By Andrea Klassen
What is the price you would pay for your freedom of belief? Throughout Mennonite history, this question was answered hundreds of thousands of times by individuals who faced it – in very real ways. Many times, the answer came in the form of uprooting their entire lives and moving elsewhere at great cost.
We are familiar with thinking about this question with regard to Mennonite experiences during the Radical Reformation in the 1500s or later in Russia and the Soviet Union during the nineteenth and twentieth centuries, but we are likely not as comfortable thinking about it in relation to Canada. But in the 1920s, nearly 8,000 Mennonites left Canada for Latin America in search of a new home that would give them what they felt Canada no longer could, including freedom to practice their religion and retain their way of life through educating their children in private schools. In Mennonite Heritage Village’s (MHV) upcoming exhibit, “Leaving Canada: The Mennonite Migration to Mexico,” we explore different perspectives on this migration.
Mennonites faced many hardships in the early years in Mexico. When Mennonites arrived in Chihuahua, they were not sure what to expect. The journey had brought them through steep mountain passes into a dry, dusty, foreign landscape. Families spent the first weeks in tent villages before they were able to build small wooden homes and many struggled to make ends meet. In addition, crop failures, a lack of clean water, and poor drainage during the rainy season led to serious epidemics of malaria, typhoid, and smallpox in those first years.
As newcomers, Mennonites had to learn new ways of life. During the first decade, Mennonites learned from their Mexican neighbours and began to adapt their practices to the new landscape. While their first houses were built of wood brought from Canada, for example, they soon learned that it was better to build with adobe (dried mud) bricks. Farmers learned that staple crops like wheat were not suited to the Mexican environment, and they had to change their diet, economy, and farming techniques.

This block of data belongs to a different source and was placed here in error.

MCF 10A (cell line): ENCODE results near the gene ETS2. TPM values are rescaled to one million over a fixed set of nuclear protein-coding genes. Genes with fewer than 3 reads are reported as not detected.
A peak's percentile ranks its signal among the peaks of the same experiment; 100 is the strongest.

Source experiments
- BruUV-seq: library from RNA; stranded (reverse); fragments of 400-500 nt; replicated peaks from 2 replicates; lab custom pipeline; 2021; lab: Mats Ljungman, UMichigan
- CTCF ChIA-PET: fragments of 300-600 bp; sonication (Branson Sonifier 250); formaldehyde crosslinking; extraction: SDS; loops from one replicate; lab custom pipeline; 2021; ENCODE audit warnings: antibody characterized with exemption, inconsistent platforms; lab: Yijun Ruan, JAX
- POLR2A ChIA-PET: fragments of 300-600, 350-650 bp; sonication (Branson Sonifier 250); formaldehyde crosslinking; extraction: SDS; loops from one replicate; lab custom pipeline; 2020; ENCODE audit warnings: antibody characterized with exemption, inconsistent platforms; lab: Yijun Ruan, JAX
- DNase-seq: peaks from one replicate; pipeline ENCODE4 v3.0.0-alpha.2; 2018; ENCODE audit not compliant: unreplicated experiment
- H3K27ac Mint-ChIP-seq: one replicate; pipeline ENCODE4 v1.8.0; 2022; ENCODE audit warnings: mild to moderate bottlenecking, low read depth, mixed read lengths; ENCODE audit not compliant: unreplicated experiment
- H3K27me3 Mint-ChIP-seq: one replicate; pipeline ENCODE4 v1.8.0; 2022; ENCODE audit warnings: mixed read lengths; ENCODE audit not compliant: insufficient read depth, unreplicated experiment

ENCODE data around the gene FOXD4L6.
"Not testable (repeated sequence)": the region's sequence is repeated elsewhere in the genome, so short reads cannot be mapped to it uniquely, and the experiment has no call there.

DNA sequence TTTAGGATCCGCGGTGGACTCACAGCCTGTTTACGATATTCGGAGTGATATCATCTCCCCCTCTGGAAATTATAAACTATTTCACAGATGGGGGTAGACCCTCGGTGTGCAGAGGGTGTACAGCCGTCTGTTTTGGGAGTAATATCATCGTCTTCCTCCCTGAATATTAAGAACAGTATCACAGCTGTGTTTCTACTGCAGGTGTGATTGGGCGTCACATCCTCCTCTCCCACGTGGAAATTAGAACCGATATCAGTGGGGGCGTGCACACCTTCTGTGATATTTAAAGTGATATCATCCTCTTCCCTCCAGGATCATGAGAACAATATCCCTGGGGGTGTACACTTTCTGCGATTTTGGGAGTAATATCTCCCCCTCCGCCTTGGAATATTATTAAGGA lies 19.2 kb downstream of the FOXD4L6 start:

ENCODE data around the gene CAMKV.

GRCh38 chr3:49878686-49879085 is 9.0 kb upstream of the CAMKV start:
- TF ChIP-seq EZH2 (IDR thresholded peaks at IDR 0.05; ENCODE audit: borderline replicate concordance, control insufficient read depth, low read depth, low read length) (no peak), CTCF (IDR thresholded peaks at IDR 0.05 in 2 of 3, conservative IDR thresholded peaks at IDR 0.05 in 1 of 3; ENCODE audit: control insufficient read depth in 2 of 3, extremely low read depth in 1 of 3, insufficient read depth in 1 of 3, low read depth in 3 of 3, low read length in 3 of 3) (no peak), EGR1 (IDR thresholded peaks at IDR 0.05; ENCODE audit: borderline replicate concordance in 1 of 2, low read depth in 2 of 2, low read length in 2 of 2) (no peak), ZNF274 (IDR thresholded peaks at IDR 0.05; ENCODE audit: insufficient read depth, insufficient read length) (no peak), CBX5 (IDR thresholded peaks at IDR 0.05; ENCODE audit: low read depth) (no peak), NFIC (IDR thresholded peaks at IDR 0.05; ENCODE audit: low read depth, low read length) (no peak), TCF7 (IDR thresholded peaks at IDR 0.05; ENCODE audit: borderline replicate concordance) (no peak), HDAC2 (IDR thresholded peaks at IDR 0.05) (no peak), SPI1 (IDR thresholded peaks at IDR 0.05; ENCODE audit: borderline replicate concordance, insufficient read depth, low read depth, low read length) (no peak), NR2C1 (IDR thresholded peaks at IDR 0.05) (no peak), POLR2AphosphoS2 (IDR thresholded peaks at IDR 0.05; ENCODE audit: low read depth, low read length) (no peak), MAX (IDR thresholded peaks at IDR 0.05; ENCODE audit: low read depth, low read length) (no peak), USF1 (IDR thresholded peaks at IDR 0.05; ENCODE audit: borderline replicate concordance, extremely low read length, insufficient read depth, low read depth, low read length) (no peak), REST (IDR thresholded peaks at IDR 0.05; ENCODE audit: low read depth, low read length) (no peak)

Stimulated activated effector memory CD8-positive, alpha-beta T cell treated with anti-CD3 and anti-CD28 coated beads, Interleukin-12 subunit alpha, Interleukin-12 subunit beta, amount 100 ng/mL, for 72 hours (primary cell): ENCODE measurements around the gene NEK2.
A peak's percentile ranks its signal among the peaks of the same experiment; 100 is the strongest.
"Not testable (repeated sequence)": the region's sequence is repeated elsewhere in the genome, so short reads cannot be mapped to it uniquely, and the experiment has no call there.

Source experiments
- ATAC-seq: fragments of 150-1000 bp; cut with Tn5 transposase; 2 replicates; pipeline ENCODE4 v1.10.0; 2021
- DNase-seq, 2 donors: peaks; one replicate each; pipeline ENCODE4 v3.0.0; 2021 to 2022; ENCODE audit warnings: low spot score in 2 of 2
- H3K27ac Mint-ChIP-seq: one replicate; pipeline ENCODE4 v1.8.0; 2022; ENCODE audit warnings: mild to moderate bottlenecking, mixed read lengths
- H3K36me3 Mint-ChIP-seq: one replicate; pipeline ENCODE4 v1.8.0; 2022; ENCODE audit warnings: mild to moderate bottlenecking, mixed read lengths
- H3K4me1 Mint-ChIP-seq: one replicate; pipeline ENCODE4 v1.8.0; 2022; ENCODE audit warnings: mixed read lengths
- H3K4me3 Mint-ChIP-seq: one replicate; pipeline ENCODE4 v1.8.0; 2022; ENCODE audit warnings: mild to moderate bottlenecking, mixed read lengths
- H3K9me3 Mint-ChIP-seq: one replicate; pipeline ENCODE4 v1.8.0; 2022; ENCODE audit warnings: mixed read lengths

Conflicts with neighbours and governments and violence following the Mexican Revolution were major challenges in Mennonite villages in Mexico well into the 1950s and beyond. Conflicts with “agraristas” (peasants seeking land reform) in the 1920s, a crisis involving Mennonite school closures in the Manitoba Colony in 1935-1936, and aggression against Mennonites and their property into the 1950s were very challenging.
All these hardships caused some Mennonites to quickly return to Canada, but most found these difficulties bearable because Mexico had guaranteed their religious freedom. Years later in his memoires, Isaak M. Dyck, leader in the Old Colony Church, suggested all the hardships Mennonites experienced in Mexico were worth it. He wrote: “In Mexico we found what we had lost in Canada, namely: full freedom of conscience and expression of our religion, as much in the schools as in the churches.” (Dyck, Auswanderung von Canada nach Mexiko, ano 1922, Robyn Sneath, trans., [Cuauhtémoc: Imprenta Colonial, 1995], p. 115.)
Mennonites unloading their livestock, possessions, and agricultural implements from the trains in San Antonio de los Arenales (later Ciudad Cuauhtémoc) in 1923. The journey from Canada by train took about eight days.
Photo credit: Walter Schmiedehaus, Ein’ feste Burg ist unser Gott: Die Altkolonier-Mennoniten in Mexiko, 2nd ed. (Cuauhtémoc, Chih: Museo y Centro Cultural Menonita, 2021), 60.
Get the first look at MHV’s new exhibit at the exhibit premiere during our Spring Gala fundraiser on June 4 at 5pm with banquet at 6pm. Spring Gala tickets are $85 (partially receiptable). Get yours today by phone (204-326-9661) or online (www.mhv.ca). We also offer table sponsorships for businesses at $600 a table.
“Leaving Canada” is an exhibit produced in partnership by MHV, the Plett Foundation, and the Mennonite Historical Society of Canada.
MHV’s galleries and Village Books & Gifts are now open daily. Our grounds and Livery Barn Restaurant open Friday, April 29th! See our website and social media for the daily specials.
Manitoba Day 10:00am-3:30pm This year we are celebrating Manitoba Day on the Saturday before, May 7th. Admission is free to the public. Come enjoy our beautiful grounds together.
Mother’s Day Buffet Mother’s Day Buffet, May 8, 11:30am to 2:30pm. Treat mom with a Mennonite feast at the Livery Barn Restaurant!
Leaving Canada – Spring Gala, On June 4th, experience an evening of live music based on the theme of leaving, delicious food, and the unveiling of our newest exhibit, “Leaving Canada: The Mennonite Migration to Mexico”. This fundraising event will support the renovation of the Chortitz housebarn. Tickets are partially receiptible. Call 204-326-9661 or get your tickets online today!